We couldn’t have asked for better! Two veterans and top-notch horn masters like Dave Liebman and Joe Lovano playing together the bright music of John Coltrane in the commemoration of his 50th anniversary on Resonance Records.
Regardless their different styles, approaches, and timbres, the co-leaders seamlessly adjust their eloquent phrasing and give a new life to these iconic pieces.
Compassion: The Music of John Coltrane features the striking duo accompanied by the also experienced Phil Markowitz on piano, Ron McLure on bass, and the great Billy Hart on drums.
“Locomotion”, an electrifying hard-bop tune first recorded in 1957 as part of the acclaimed album Blue Trane (Blue Note), immediately gets the band together for a ‘crazy motion’ as the title suggests. The vivacity that arises from the rhythm section’s coalition instigates Liebman and Lovano to draw vigorous and articulated melodic sequences full of oblique angles and action-reaction momentum.
The effervescence winds down for “Central Park West/Dear Lord”, a smooth medley where Lovano controls the first part with soulful enthusiasm while Liebman is in charge of finding benevolent melodies and take them to the second, as an ode to the Creator.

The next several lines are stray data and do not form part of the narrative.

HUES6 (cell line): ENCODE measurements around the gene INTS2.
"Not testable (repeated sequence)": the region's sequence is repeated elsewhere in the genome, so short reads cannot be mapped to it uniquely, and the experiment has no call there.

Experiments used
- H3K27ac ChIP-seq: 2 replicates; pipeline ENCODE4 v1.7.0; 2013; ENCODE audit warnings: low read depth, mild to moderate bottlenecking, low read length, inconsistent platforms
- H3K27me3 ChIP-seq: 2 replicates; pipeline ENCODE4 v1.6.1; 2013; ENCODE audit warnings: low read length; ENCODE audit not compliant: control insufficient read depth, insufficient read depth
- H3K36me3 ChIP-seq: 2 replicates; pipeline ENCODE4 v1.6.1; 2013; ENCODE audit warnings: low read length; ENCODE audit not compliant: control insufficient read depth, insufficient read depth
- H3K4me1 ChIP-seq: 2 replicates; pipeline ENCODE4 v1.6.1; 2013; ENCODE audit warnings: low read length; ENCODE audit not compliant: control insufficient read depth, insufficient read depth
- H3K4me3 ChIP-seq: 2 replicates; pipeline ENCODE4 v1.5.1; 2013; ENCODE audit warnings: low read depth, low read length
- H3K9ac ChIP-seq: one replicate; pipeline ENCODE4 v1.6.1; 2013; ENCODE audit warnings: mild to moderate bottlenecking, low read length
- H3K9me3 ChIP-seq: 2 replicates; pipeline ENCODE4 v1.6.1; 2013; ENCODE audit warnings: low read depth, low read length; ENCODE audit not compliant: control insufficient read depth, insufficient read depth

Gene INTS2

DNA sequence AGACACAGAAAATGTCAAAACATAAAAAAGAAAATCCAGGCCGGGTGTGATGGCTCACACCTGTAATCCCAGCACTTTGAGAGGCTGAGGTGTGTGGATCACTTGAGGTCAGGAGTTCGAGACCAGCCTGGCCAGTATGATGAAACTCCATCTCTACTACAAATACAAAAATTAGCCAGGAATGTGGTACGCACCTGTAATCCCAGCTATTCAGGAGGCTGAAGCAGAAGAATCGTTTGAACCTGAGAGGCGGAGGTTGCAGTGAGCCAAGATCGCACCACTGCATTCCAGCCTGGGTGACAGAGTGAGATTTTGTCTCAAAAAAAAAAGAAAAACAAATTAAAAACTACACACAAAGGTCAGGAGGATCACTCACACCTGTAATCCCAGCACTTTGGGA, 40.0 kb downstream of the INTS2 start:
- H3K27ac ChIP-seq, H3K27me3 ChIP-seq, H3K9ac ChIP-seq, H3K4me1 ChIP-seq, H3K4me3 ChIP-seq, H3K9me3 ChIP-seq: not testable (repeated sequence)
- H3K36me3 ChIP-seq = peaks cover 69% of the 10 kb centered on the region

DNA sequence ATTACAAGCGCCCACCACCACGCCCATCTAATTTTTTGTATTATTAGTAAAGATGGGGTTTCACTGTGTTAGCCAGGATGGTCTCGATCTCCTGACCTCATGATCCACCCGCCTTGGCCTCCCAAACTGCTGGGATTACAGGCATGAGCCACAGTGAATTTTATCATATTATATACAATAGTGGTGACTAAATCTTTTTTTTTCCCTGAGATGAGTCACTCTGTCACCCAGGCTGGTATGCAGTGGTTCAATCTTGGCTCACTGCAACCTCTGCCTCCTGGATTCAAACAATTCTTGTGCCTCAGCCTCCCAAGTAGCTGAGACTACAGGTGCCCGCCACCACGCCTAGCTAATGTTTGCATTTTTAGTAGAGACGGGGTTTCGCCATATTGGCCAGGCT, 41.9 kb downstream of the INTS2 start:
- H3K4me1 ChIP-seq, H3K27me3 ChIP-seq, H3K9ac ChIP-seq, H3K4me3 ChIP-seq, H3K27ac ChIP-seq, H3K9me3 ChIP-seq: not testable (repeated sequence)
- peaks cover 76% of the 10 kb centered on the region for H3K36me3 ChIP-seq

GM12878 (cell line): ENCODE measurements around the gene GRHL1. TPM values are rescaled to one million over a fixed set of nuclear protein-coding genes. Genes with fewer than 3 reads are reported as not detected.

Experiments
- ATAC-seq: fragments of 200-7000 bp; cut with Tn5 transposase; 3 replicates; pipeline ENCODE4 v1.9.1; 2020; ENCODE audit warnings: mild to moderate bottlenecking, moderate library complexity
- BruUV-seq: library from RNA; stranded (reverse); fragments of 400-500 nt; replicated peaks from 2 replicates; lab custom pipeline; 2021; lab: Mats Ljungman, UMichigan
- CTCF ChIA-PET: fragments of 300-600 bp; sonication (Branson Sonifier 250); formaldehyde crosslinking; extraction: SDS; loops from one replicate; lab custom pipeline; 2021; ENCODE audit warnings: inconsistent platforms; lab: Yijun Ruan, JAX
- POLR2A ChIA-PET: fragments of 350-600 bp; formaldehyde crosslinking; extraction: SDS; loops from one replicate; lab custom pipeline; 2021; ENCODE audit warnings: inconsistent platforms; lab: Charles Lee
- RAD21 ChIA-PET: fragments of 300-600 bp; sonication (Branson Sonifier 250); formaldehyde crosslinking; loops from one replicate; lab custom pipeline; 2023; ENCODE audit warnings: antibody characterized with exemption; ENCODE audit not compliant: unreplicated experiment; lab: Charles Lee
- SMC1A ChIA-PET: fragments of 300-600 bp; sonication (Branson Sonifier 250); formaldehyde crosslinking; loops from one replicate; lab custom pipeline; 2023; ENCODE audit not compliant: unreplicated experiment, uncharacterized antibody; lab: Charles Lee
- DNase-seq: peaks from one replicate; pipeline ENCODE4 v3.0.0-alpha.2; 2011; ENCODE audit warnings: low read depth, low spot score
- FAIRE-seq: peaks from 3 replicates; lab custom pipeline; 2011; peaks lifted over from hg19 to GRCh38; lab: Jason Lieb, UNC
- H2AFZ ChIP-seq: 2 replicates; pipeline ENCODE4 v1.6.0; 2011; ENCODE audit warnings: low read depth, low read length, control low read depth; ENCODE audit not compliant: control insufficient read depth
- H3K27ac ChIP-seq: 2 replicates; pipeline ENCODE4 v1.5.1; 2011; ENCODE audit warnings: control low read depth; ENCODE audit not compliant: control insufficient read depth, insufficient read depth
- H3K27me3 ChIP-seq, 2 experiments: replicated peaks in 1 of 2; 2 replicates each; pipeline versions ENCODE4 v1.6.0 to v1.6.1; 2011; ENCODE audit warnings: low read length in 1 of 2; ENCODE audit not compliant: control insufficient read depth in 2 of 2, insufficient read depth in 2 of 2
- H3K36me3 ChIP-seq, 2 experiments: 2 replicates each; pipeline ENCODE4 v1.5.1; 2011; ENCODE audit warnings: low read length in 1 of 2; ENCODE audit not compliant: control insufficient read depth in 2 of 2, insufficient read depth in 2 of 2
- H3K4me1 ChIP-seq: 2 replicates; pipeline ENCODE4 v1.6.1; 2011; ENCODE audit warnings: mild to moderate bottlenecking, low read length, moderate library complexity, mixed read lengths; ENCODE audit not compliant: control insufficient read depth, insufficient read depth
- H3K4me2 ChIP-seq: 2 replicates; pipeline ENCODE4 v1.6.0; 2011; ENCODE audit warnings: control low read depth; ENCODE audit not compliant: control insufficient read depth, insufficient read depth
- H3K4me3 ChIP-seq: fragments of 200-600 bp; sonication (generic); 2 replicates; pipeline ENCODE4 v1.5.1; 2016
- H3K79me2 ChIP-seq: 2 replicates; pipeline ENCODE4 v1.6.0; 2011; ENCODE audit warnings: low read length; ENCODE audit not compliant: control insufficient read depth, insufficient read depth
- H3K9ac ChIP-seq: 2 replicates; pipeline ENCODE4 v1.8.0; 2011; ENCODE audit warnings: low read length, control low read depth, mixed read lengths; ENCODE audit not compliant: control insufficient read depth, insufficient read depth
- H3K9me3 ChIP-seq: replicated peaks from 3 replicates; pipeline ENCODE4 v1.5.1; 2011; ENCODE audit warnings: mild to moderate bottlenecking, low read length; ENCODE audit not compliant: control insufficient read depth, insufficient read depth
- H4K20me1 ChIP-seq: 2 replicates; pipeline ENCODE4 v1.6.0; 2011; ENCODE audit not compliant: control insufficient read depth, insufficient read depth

The mood changes once more on “Olé”, a lavish modal piece that takes us to Spanish traditions, in the present case, more exciting and less harmful than their bullfighting. Sweet flute intonations set the right tone and are quickly joined by the percussive scratches drawn by the piano strings. Moments later, McLure and Hart underpin a Latin-tinged groove that invites the horns for an urgent, magical feast à-la Coltrane. The tune ends with McLure’s bass ruminations.
Both “Reverend King” and “Equinox” bring hope into the world as true conveyers of a beneficial spiritual aura. The former, a push-pull rubato, is built with bowed bass, flute, and cymbal’s splashes; the latter, flowing at a slightly faster pace than the original, is a minor blues coated with Liebman’s rapturous soprano flights, Markowitz’s poised linkage of chords and melodies, and Lovano’s heartwarming tenor strains.
The rhythmic sophistication of Billy Hart stands out on “Compassion”, an almost 18-minute devotion that also expands with the saxophonists’ igneous phrases, which converge into unisons and then scatter up to uproars that go in and out of focus.
Liebman/Lovano quintet strikes with ravishment and gusto, showing their reverence for Coltrane’s legacy while exhibiting their own special gifts.
In addition to knowing inside out the territory they’re stepping into, refinement and dynamism became keys in the process.
01 – Locomotion ► 03 – Ole ► 06 – Compassion